In a subsequent trip to his village, he made contact with his family. Both of his parents were still living, along with six of his siblings. He says his abandonment left a lingering bitterness that he suppresses, but he has forgiven his parents, and his love for his mother is as strong as if he had never left the family home.
In a what-if exercise, I ask what his life would have been had he not become a wheelchair racer and left the orphanage. “A beggar on the streets, I suppose,” he says.
And if he had not contracted polio? “An uneducated transport driver in my village or a worker in the fields.”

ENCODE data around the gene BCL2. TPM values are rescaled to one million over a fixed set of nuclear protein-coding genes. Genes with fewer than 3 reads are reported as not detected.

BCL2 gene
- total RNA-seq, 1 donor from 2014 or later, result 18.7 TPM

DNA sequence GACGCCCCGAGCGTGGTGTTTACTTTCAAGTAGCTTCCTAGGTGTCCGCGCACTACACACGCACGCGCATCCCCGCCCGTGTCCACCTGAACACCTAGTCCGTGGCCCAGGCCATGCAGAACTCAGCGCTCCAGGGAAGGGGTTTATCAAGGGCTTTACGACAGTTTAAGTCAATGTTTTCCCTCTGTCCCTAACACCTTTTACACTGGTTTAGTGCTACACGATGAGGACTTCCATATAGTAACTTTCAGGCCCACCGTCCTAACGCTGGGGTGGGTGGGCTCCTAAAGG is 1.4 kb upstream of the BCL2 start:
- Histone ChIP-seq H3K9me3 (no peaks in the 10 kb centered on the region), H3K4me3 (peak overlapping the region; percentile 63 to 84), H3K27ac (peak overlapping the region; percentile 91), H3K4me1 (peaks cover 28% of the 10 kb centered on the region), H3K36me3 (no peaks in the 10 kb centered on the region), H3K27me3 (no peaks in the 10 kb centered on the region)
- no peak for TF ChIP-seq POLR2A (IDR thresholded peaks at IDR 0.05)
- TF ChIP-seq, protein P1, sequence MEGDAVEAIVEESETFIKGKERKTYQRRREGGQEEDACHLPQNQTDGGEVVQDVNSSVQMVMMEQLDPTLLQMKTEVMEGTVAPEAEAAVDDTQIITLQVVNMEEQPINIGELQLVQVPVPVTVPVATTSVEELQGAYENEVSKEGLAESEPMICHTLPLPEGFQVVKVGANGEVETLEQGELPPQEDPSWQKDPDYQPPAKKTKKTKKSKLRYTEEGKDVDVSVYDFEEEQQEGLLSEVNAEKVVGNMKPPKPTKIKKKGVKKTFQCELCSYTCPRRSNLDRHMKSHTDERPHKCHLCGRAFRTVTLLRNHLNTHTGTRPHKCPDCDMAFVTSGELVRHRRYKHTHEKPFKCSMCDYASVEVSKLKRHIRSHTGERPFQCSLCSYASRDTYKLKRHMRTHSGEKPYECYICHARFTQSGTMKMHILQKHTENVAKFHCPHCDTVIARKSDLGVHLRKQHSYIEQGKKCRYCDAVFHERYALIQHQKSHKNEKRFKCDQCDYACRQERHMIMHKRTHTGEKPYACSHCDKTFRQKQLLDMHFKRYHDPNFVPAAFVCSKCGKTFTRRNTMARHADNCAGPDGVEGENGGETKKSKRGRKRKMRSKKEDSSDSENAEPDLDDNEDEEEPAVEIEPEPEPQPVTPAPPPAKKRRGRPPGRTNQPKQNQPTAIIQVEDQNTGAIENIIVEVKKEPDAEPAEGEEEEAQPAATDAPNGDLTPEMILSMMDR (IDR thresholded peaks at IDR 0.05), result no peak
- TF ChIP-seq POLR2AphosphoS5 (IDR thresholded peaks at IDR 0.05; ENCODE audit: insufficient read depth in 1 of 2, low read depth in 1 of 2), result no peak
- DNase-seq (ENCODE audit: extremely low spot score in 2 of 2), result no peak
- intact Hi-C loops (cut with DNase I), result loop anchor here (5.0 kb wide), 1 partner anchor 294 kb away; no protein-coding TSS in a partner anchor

He thinks of that when his legs get in the way.
He has sung the national anthem at Padres games four times, and he serves as a volunteer worship leader at Gateway Church in El Cajon. Through his nonprofit group and with assistance from the church, he has sent three shipping containers to Nigeria loaded with crutches, walkers and second-hand wheelchairs. His old crawling buddy, Sonny the lawyer, distributes them for free to the needy.
Nehemiah is now living productively in a country he loves, and he has a California-girl wife, Debra. He is the father of two children, Rachel, 18 months, and Shawn, 9. Life is working for him. But if it turns south on him — and it can, as he learned early on — he knows what he will have to do: grip the dirt, push and slide. Grip the dirt, push and slide …
Fred Dickey of Cardiff is a novelist and award-winning magazine writer who believes every life is an adventure. He welcomes column ideas and other suggestions; contact him at email@example.com